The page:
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Georgia city giving free bottled water after water scare

The EPA found high levels of two chemicals in the city’s drinking water.

ATLANTA — People in Summerville, Georgia are lining up by the hundreds to get bottled water from the city.

This is in reaction to an EPA study that shows high levels of possibly dangerous chemicals, known as Perfluorooctanoic acid (PFOA) and Perfluorooctanesulfonic acid (PFOS), in drinking water. The chemicals are found in Teflon, carpets, clothes and other sources.

The EPA has ruled PFOA and PFOS levels should not exceed 70 parts per trillion. Water tested in January from Summerville’s Raccoon Creek treatment facility had 98 parts per trillion.

The City of Summerville posted a notice on its website with extensive details about the issue. They advised pregnant women, nursing mother and infants to not consume the water.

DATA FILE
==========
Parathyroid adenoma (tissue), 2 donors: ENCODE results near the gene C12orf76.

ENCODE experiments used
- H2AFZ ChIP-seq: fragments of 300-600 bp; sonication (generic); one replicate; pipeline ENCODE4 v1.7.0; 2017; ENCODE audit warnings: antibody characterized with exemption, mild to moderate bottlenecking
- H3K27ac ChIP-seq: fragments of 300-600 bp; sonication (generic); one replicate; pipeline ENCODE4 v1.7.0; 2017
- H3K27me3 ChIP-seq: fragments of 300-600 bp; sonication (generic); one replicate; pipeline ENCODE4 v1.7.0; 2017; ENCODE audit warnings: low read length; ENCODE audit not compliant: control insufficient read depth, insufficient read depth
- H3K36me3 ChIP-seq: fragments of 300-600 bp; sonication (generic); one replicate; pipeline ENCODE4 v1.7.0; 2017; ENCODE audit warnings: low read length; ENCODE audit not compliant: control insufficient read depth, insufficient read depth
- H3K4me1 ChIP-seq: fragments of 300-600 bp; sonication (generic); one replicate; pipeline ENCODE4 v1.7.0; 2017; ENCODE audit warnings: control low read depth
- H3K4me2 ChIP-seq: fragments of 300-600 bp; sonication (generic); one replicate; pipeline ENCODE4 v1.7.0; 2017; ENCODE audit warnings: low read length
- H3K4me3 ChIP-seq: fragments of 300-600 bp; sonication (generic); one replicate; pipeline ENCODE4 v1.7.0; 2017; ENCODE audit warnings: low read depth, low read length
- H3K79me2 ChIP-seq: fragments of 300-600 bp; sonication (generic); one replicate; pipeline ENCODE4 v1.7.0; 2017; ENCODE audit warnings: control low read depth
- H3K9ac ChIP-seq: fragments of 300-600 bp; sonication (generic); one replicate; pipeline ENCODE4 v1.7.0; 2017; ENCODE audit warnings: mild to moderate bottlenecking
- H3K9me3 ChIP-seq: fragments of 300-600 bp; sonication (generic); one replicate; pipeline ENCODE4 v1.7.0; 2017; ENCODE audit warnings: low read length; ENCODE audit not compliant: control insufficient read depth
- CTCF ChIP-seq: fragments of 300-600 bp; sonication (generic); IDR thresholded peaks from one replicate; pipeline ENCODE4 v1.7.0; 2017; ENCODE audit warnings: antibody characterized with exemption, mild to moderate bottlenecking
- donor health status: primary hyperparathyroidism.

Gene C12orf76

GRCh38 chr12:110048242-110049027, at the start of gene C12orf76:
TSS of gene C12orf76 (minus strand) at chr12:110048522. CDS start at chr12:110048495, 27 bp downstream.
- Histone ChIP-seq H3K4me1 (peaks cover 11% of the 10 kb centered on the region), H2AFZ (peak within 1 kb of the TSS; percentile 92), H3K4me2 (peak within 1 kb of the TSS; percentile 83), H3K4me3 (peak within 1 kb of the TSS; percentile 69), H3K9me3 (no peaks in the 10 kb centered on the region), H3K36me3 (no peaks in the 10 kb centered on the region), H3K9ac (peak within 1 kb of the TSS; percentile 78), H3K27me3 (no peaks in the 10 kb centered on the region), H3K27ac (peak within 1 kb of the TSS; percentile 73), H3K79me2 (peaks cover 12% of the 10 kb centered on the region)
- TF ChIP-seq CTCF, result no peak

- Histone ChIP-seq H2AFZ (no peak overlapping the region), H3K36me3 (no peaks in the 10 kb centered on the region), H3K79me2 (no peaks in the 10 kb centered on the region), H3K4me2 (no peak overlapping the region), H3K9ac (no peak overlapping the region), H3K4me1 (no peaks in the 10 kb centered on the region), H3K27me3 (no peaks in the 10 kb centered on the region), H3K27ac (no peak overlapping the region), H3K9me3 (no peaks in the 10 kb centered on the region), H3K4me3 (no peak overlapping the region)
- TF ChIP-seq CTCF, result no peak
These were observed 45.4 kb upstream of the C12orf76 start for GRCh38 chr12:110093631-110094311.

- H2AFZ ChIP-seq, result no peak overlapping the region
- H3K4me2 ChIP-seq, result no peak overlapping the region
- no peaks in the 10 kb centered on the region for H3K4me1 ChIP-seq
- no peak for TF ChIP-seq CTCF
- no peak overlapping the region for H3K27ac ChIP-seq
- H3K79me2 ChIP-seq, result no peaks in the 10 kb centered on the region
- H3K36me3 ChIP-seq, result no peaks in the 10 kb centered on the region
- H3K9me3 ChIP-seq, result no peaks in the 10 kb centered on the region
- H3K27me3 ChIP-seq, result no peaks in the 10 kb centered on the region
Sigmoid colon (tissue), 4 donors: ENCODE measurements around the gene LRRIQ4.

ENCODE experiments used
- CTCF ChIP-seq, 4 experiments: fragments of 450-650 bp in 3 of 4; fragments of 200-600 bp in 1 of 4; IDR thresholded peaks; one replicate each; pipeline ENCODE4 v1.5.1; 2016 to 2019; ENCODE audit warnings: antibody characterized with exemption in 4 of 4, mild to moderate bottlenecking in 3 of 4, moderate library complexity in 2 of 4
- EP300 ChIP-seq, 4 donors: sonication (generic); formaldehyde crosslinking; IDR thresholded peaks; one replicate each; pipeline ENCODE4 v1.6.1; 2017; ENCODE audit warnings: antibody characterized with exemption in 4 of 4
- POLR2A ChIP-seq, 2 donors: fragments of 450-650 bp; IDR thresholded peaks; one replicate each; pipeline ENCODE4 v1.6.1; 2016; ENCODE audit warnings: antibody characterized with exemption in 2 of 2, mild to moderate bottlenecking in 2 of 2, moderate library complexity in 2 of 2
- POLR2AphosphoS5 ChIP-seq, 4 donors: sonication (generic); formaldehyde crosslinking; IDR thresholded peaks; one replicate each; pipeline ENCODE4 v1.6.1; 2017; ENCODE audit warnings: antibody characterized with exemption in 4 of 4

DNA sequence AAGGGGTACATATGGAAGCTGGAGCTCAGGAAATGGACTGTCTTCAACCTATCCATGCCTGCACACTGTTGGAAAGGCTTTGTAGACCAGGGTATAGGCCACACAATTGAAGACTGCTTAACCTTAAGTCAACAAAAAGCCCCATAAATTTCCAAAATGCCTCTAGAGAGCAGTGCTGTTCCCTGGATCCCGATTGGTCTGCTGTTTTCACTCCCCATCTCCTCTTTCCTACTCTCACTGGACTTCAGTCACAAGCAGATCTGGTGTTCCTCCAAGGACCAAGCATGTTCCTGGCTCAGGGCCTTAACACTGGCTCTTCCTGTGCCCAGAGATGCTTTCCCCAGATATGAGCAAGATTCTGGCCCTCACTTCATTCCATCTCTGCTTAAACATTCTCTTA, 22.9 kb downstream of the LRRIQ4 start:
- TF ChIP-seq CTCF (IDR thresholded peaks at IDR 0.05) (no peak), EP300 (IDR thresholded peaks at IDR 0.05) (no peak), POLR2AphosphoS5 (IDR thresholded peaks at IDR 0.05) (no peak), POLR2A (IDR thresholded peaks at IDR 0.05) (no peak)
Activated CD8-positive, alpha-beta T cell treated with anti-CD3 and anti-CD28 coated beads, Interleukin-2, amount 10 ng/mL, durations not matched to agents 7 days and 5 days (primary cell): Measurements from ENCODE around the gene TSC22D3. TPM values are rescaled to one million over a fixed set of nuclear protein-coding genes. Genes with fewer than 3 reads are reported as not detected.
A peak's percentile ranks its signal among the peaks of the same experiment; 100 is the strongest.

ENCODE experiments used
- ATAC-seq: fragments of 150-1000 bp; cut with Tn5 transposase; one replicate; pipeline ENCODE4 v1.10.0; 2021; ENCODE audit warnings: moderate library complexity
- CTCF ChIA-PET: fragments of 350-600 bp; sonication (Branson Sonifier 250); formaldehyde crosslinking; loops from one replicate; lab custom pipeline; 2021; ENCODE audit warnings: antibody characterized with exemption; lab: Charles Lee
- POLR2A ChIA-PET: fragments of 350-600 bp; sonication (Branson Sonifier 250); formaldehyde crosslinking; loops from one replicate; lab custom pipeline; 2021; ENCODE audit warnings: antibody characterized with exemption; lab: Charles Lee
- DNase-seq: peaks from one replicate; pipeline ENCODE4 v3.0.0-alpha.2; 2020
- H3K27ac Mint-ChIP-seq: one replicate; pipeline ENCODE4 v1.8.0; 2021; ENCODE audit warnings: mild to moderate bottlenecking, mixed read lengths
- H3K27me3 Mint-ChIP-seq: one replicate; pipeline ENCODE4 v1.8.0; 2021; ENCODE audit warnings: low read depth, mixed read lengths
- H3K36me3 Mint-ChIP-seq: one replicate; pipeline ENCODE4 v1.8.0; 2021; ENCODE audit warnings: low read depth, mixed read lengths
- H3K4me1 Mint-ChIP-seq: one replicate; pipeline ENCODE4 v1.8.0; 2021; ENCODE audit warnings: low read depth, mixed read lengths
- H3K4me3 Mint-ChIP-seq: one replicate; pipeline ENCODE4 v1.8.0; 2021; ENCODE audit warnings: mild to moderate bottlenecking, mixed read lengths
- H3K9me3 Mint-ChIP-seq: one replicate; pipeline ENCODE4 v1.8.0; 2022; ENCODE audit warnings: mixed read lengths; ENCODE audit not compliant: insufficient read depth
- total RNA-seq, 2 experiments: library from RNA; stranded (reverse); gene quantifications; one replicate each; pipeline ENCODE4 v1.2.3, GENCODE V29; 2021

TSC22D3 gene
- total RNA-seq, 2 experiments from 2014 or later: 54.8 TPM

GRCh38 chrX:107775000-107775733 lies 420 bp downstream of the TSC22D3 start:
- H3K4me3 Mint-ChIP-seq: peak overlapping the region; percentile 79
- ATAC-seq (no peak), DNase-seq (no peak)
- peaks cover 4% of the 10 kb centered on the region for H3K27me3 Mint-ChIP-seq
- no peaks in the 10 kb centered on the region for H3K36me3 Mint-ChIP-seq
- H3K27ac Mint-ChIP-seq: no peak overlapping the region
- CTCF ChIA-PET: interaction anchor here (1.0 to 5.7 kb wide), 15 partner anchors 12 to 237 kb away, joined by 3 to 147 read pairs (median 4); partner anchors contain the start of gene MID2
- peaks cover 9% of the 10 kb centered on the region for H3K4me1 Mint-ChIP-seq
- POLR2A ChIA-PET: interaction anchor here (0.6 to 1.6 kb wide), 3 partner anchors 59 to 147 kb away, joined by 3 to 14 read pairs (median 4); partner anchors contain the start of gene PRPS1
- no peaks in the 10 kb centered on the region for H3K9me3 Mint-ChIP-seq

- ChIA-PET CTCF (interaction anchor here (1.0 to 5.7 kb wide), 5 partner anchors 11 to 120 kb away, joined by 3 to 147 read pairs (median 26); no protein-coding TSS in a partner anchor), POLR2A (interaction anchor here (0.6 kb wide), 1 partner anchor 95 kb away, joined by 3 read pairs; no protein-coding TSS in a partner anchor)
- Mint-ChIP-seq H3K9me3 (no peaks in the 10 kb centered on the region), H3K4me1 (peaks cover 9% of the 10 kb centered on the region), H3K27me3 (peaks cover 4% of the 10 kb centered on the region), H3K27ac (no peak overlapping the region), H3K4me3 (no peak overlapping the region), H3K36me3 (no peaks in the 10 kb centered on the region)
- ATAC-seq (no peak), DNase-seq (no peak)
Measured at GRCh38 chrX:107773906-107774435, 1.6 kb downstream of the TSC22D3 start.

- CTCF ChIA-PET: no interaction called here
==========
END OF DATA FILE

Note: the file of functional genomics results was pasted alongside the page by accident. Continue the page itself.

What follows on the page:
Recommendations for these sensitive groups include:

  • Using bottled water for drinking and cooking of foods that absorb water (like pasta)
  • Using formula that does not require adding water or use bottled water intended for infants to make formula.

The water is safe to be used for washing foods, brushing teeth. bathing and showering, provided that care is taken to avoid swallowing water during those activities.

The City also said consumers can buy filters that will eliminate PFOA and PFOS in drinking water.

The city has also been handing out bottled water for any city residents. Details for locations can be found on Summerville’s Facebook page.

The next step is for health officials to figure out what’s causing the high levels and try to fix it.


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